Saturday, 10 December 2011

LASU is Africa’s best

Despite the fee crisis rocking the Lagos State University (LASU), its students are still among the best in the world. Some of its law students displayed skill and dexterity at the Foreign Direct Investment International Arbitration Moot Court Competition. They emerged the best from Africa.
The competition, organised by the Centre for International Legal Studies, was held between November 4 and 6 at the Kings College, London. LASU representatives were Prof Olusegun Yerokun, Dean; Dr. Gbadebo Olagunju, lecturer, Department of International Law and Jurisprudence. The counsel, both 500-Level students, were Chinedu Geoffrey Ihenetu and Daniel Ogunbote.

Institutions in attendance included University of Barcelona, Universite Paris, I Pantheon Sorbonne, Universidad de Granada, Uni Curitiba, Suffolk Silesia, Russian Academy of Justice, Pepperdine University, Paris Dauphine, NUJS, Novosibirsk, Novi Sad, Northumbria University, New York University, Mykolas Romeris, Minas Gerais, Mgimo, Masaryk, Kyiv University, Kings College, Kaplan, City University, Hong Kong, Houston University, Charles University, Gujarat University, University of Belgrade, Georgetown University, Buenos Aires University, Belarusian University, Boston University and Ankara University.
The build-up to the oral finals included a written submission by more than 200 universities across the world. LASU was among the 36 invited for the finals. The LASU team competed against teams from Pepperdine University (US), Russian Academy of Justice (Russia), Buenos Aires University (Argentina) and Gujarat University (India).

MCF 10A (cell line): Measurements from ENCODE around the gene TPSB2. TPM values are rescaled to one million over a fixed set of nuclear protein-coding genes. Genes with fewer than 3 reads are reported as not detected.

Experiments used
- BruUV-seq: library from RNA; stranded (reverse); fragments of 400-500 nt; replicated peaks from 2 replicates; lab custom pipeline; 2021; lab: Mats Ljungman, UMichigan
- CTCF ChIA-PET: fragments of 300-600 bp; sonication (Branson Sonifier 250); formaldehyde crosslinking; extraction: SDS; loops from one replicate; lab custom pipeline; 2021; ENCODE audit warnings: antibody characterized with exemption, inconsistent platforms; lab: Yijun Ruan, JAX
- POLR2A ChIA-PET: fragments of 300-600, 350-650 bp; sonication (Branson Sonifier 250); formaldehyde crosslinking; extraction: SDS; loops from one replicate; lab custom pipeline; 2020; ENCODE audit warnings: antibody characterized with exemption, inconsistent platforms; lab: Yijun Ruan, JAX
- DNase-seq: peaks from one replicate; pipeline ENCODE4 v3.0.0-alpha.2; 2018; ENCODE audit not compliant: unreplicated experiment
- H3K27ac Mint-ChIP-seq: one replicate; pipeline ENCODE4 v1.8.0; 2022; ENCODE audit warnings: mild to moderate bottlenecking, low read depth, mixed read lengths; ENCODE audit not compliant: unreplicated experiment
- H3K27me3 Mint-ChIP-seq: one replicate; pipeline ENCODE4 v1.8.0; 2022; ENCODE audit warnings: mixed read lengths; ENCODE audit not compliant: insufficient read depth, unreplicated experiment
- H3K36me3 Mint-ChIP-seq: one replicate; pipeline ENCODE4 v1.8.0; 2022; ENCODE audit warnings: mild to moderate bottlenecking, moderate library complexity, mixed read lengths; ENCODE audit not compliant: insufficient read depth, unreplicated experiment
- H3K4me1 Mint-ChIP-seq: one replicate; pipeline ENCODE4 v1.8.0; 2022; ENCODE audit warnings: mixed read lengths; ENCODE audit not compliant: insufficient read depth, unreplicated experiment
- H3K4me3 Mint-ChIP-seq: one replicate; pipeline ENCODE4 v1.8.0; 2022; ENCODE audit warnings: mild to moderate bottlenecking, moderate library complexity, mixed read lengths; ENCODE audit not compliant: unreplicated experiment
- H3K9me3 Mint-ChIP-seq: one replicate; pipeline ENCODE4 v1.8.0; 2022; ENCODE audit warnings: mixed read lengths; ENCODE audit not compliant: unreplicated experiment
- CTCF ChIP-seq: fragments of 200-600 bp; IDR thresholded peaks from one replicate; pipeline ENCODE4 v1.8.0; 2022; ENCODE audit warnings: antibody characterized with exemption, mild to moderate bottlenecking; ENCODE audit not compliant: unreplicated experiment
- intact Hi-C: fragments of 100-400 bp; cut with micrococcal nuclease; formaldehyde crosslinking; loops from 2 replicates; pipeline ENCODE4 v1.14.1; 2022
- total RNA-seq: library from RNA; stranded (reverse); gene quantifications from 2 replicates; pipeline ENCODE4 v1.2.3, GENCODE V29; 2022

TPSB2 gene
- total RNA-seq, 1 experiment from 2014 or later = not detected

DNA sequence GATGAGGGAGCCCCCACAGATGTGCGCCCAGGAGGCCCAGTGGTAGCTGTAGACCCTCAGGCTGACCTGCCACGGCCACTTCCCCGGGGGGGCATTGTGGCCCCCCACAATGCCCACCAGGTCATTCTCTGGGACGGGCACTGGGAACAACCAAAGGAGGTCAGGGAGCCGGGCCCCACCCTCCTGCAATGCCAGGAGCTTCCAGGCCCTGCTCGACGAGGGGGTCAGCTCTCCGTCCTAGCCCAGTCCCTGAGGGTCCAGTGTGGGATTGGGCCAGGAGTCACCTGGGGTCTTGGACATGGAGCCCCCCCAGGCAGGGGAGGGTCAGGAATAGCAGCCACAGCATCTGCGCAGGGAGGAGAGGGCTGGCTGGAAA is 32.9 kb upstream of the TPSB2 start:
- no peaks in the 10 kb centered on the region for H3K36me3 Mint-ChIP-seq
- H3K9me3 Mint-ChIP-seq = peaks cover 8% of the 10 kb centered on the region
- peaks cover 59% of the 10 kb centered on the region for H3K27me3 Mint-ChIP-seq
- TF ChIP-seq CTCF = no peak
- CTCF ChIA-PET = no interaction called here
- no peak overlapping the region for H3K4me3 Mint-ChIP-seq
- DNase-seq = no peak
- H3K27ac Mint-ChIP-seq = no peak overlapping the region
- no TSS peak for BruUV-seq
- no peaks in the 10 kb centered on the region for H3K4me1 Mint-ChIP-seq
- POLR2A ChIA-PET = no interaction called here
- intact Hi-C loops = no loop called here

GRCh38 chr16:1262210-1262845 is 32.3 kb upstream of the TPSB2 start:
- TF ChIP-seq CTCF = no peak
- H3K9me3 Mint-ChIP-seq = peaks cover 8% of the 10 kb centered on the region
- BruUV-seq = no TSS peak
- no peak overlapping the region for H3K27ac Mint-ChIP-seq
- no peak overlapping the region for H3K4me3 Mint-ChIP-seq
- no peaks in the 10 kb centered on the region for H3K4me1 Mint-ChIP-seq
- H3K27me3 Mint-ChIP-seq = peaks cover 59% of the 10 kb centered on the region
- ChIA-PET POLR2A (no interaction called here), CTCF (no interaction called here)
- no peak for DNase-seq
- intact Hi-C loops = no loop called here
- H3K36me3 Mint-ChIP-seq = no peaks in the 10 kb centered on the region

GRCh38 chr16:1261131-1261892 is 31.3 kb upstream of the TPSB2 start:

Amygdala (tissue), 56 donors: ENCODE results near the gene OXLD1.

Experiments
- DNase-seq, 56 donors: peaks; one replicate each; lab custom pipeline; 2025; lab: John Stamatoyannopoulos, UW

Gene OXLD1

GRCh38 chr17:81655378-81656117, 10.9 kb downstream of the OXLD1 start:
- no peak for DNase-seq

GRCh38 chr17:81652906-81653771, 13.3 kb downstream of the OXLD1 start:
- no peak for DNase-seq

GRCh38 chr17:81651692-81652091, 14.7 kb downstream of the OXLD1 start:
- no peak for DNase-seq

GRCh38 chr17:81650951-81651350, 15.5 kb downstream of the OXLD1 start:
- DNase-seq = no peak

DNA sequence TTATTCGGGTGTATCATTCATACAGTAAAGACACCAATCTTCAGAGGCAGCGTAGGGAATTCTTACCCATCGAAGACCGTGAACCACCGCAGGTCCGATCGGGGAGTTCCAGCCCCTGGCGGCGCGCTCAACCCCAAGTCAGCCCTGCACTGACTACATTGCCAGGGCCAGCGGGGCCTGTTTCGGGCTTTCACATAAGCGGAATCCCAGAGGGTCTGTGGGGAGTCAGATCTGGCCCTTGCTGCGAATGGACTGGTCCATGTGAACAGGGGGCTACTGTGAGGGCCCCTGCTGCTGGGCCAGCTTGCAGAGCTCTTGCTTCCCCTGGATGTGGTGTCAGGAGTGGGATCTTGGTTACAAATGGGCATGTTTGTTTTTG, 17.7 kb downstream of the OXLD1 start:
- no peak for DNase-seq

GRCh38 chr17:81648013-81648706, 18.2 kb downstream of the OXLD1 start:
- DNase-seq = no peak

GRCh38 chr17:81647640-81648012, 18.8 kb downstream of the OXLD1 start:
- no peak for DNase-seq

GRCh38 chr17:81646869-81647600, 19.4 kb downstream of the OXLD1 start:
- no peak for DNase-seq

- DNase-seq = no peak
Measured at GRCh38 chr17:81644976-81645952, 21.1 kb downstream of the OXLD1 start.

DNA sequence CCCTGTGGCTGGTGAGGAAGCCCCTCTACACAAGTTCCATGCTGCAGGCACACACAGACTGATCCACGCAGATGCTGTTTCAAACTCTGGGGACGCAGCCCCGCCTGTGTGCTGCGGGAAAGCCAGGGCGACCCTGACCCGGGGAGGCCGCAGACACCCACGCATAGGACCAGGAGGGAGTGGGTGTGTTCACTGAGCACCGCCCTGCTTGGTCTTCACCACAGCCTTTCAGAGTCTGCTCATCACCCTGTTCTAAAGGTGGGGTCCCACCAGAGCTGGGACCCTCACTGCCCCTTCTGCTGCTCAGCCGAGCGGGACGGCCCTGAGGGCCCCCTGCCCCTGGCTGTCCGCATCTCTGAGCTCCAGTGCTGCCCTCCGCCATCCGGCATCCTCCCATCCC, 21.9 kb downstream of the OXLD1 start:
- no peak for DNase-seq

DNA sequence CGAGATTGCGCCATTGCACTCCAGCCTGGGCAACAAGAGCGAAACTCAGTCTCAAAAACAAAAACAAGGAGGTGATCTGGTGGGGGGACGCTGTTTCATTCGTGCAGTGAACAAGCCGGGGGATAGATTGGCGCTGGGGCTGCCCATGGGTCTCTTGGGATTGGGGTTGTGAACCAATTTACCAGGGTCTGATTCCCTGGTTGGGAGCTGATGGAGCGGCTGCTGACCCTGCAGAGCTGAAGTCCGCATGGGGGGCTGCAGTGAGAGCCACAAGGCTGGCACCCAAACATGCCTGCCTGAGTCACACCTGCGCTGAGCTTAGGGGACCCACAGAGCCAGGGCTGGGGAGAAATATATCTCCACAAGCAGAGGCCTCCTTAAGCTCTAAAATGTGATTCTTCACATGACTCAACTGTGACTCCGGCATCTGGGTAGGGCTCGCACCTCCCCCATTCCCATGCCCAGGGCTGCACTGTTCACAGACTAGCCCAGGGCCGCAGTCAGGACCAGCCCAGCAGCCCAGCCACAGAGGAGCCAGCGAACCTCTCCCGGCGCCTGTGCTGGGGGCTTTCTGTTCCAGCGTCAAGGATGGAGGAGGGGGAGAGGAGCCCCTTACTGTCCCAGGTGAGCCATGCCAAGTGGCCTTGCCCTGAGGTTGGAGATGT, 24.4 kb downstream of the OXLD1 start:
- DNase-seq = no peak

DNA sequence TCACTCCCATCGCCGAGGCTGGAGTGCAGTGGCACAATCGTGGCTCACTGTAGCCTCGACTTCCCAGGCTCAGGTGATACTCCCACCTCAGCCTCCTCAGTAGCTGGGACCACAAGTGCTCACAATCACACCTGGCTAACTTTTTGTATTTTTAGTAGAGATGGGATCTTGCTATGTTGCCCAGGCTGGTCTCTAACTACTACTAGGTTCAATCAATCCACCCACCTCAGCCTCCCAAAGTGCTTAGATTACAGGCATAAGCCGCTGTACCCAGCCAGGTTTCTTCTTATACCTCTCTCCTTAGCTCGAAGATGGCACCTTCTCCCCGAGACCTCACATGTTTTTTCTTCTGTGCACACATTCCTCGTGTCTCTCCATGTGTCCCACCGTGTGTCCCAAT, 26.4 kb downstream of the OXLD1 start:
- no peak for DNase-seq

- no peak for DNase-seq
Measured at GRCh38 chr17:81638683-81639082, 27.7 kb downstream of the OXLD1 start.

Though the team lost at Round 16, just before the quarter finals, LASULAWS was crowned “The Best Team in Africa” and “14th” in the world. The counsel made the university, Nigeria and Africa proud by beating their American, Asian and European counterparts. Kings College, London won the competition.
The founder of the competition, Prof Martin Hunter, whose book on International Investment Arbitration is widely regarded in Europe as the “Bible” of this unique area of law, praised the LASU students.
Remarkably, in the World Student Arbitrator Rankings, Geoffrey was listed 41st   and Daniel, 78th out of 107 students. 

Geoffrey told CAMPUSLIFE that he was happy to fly the Nigerian flag. He called for more funding of such competitions.

 “We are calling on the government, organisations and individuals to put more into competitions like this so as to help wake law students from slumber and propel them to legal research”. 

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